Arnold Van Praag at 90 | The Redfern Gallery, London

Timelessness in painting, poetry, performance, music, and playwriting is found in works that emphasize the human condition devoid of date–specific events and artifacts. When Pina Bausch raised her hand and touched her face while stumbling to collide with chairs in Café Müller, Bausch was inherently expressing what Edvard Munch composed statically in the thematic through line of his work—the inexpressible yet genetically encoded Erinnerungsfragmente, or fragments of memory.

When Van Gogh painted a self portrait, a sunflower or chair, he painted universal objects known to all and transcendent of time. The elements of figurative painting, painterly mannerisms — “brushmanship” — value, compositional expansiveness, unorthodox cropping, and memetic practices, are all indicators of date.

It can be argued that Odd Nerdrum paints like Rembrandt; Jenny Saville’s imposing canvases are looser versions of slightly more diminutive Lucian Freud’s, and while Cecily Brown doesn’t share the same palette as Catherine Goodman, both employ a disfiguration of form that is violent, disorienting, and disconcerting.

Born in 1926, Arnold Van Praag’s contemporaries include United Kingdom based Frank Auerbach, Leon Kossoff, Lucian Freud, and the Ukrainian born and New York resident, Milton Resnick. Chaim Soutine, born just thirty three years before Van Praag entered the world, wrote of his own work, “Once I saw the village butcher slice the neck of a bird and drain the blood out of it. I wanted to cry out, but his joyful expression caught the sound in my throat…This cry, I always feel it there. When, as I drew a crude portrait of my professor, I tried to rid myself of this cry, but in vain. When I painted a beef carcass it was still this cry that I wanted to liberate. I have still not succeeded.”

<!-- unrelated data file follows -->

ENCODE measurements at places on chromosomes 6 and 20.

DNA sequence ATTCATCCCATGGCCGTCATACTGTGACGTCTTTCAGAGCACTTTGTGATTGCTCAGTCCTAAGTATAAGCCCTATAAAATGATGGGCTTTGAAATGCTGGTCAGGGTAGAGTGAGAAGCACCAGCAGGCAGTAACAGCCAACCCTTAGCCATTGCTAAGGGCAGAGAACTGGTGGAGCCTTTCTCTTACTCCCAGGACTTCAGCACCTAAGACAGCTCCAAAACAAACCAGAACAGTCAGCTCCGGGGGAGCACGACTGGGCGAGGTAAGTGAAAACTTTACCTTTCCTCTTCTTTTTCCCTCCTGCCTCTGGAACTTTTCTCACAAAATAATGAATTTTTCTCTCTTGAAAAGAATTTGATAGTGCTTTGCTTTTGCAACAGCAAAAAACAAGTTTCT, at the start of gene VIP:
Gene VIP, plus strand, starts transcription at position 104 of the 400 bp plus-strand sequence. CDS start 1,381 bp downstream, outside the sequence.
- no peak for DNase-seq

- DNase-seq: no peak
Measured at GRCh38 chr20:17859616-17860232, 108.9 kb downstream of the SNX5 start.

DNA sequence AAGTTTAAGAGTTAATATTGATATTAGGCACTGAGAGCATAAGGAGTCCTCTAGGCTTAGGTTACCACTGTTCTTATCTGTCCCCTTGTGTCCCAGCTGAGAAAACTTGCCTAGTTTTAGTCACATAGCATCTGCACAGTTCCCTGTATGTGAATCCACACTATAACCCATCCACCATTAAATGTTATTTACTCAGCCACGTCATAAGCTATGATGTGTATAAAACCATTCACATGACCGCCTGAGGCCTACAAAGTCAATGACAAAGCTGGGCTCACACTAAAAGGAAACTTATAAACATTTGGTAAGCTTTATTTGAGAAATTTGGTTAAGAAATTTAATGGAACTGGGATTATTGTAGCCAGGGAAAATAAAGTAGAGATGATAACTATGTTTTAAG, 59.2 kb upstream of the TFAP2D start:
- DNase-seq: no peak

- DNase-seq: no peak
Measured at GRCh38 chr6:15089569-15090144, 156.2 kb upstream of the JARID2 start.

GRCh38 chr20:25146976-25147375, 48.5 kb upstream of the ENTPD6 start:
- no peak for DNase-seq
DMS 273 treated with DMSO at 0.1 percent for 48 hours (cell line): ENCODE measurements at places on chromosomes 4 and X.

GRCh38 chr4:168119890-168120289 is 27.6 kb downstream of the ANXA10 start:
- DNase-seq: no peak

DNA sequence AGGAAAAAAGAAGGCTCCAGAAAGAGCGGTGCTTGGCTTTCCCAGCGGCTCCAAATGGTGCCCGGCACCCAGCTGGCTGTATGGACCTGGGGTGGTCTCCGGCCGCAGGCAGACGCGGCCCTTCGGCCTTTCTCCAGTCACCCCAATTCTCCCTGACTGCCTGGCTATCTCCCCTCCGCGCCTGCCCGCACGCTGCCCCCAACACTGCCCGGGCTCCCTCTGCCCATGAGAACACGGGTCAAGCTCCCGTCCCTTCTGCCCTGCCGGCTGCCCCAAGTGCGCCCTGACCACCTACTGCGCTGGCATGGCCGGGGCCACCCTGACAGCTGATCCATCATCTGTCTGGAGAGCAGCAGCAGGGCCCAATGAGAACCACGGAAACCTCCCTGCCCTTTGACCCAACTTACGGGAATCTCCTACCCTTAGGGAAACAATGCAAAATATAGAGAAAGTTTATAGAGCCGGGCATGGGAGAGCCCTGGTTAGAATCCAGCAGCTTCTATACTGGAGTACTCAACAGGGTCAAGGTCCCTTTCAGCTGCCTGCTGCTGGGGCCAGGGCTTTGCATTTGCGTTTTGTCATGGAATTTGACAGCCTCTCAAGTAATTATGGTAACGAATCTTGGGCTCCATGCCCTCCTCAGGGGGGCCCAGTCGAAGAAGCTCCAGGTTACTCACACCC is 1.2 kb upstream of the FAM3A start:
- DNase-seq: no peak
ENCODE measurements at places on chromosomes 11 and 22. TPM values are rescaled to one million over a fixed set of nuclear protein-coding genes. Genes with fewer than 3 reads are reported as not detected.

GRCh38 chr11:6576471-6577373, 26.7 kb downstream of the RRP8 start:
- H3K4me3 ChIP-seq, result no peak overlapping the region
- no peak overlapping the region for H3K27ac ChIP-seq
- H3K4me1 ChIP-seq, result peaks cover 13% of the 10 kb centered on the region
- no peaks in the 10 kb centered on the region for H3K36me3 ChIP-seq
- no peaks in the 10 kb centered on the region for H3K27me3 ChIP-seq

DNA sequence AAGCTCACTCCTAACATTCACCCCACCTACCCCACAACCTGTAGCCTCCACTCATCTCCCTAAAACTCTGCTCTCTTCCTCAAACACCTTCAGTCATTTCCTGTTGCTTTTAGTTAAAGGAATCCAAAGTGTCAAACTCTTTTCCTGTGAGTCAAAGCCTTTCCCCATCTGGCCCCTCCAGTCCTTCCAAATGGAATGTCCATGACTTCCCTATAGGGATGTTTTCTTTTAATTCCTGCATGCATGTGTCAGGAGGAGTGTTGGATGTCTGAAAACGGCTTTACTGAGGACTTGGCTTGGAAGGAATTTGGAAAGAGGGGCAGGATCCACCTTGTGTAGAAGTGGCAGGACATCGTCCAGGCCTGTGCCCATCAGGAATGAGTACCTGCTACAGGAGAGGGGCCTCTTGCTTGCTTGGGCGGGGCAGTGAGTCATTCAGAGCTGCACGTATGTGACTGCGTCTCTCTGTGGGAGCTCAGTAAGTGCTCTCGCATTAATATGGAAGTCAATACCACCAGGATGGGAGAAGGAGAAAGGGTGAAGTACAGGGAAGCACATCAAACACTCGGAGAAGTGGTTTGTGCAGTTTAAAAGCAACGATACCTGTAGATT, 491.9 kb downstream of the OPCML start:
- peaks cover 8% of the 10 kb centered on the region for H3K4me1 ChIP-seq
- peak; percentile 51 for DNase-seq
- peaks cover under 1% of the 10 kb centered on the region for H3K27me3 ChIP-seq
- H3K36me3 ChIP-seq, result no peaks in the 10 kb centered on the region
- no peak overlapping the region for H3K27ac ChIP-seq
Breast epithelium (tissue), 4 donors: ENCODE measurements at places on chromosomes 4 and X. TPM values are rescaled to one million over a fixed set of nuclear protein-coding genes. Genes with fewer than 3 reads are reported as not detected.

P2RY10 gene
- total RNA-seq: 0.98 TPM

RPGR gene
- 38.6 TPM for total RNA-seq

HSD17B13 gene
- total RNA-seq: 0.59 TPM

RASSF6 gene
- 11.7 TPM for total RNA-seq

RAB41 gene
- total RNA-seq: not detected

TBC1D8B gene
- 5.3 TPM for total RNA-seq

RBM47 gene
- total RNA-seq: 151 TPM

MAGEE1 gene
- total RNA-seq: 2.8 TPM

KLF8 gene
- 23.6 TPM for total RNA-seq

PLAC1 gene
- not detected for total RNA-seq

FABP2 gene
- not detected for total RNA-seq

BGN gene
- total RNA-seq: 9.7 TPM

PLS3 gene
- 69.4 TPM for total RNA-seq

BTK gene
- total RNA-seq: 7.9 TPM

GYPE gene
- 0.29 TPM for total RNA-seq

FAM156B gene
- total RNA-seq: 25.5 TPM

Layer, upon layer, upon layer, Auerbach, Kossoff, Freud, Resnick, and their forebear, Soutine, labored. Toiling to express the ineffable. Later, on stage, Bausch exploded in movement extending her limbs in grotesque repetition while others sharing her space stood in silent repose. A shuffle, a twist, a slash, a mark erased, thwarting perfect utterances. Van Praag entered relatively unnoticed. Silent. Withdrawn. Ebullient, but only superficially—of color, that is—using fauvist vibrancy belying the dreary European palette that made up much of 19th and early 20th–century realism. He made his mark. Dangerously. A performance in paint. Fish writhe and seethe in disquieting piles one atop another in the appropriately named, “Fishmonger.” Cadmium red oozes front and center in, “Butcher: Rack of Birds.” There is a slash of sadism decoded from the upmost layers; paint applied later in life but with the vitality of a man at the height of his powers. Horizontal and vertical thrusts intersect adding structure to membranous skins that intertwine one into another while mocking the viewer’s sense of fixity.

Tradesman, butchers, and fishmongers predominate in Van Praag’s work. Then there’s “Susannah and The Elders,” painted not once, but repeated many times. A timeless story of lasciviousness, betrayal, damnation, and the triumph of truthful innocence. On some level Van Praag’s marks seem familiar, yet instantly recognizable as great. While his work is not as well known as some other art historical giants, his paintings hold their own with the best of them.

6 December, 2016, extended through February, 2017

The Redfern Gallery                                                                               London W1S 3HL


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